Anyway, many of the characters are the biggest plus of the game. The return of favorites like Mimir and the dwarves Brok and Sindri, plus new friends from the realm of the gods to impress. The acting is top notch, with Danielle Bisotti as the highlight. Swinging between boundless anger and heartbreaking sadness, the dashing Freya is a joy to watch.
Plus, Odin’s portrayal is a bold choice that turns out to be great. Among the large and weak muscle masses like Kratos and Thor, Richard Schiff (Toby of the West Wing) plays the Supreme God as the kind of mob boss who relies more on his brain than on sheer strength. It makes him an endlessly intriguing opponent who is always two steps ahead of you.
This story is once again brilliantly captured with great camera work, as no cuts are made in the scenes. Everything takes one, which makes Kratos and Atreus’ adventures even more personal. You really feel like staying by their side and getting out together. It also provides the necessary calm, because the camera rests on the faces for a long time. When there’s an important conversation, you get all the nuances of the actors’ faces.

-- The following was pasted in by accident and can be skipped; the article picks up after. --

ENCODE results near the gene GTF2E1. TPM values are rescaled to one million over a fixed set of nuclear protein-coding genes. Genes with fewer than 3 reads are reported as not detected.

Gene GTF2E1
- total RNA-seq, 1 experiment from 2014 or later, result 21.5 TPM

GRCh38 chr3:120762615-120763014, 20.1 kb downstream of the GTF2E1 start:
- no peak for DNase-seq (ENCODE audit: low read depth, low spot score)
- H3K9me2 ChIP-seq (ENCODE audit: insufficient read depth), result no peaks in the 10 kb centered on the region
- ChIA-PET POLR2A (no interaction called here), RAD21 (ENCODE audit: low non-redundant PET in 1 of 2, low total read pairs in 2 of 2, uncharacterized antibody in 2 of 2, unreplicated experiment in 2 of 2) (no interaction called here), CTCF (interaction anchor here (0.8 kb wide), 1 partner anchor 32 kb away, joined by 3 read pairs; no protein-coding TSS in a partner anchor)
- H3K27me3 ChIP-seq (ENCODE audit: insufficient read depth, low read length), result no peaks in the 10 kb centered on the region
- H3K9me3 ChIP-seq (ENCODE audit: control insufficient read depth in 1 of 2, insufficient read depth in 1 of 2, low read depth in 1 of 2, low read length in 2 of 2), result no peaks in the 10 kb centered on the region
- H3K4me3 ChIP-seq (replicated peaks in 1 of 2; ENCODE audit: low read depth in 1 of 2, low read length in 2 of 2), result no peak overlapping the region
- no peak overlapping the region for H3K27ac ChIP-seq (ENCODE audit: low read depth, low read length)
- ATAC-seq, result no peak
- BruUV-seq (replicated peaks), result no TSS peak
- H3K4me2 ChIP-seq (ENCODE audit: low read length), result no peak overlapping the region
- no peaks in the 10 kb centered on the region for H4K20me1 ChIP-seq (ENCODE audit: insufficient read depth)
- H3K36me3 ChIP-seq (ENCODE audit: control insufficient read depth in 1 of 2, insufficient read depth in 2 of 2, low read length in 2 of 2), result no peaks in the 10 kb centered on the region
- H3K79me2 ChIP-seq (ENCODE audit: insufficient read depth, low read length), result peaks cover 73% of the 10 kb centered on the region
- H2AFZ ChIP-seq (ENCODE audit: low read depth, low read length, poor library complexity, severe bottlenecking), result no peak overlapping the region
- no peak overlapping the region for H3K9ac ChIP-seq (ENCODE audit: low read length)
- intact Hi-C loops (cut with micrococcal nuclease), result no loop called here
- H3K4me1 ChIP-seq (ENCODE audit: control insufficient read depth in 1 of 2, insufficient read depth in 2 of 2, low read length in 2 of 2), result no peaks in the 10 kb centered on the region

This time around, the camera gets a little more room to capture other stories as well. Ragnarök has plenty of creative tricks in store to visualize the whole in an amazing way and let everything melt together perfectly. Director Eric Williams deserves a big compliment for his sometimes daring choices, but they’re definitely successful in the script.
Everything takes one, making Kratos and Atreus’ adventures even more personal
You may notice that this action-adventure review is not about 12 paragraphs. This game relies so much on the story that the developers themselves sometimes almost forget that there is still a battle to be fought. Quickly, throw another group of senseless enemies at the player! You regularly face small fights, only because the previous fight was a long time ago.
This sometimes breaks the pace of the game, especially if it starts to feel like a must. Some of the battles and environments are exactly the same as in the previous game. “Hey, remember this great enemy? Well, here he is again!” Fortunately, the total number of different enemies increased, making the game more diverse in the end. However, the iterations do stand out.
It shouldn’t spoil the fun too much, especially since the combat is so good and tight. Little has changed since the previous match, but that’s not a bad thing at all in this case. Axe and double chain swords look cooler than ever. You have complete control over Kratos and all his movements, the controls never get in your way and combos flow easily from your fingertips.
New additions to your arsenal are welcome, but it’s not a huge revolution. For example, you can now charge your weapon before combo starts to get an extra dose of ice or fire. Later in the game, you can choose to focus more on long-range combat, but hey, who wants that when you get your hands on these popular melee weapons?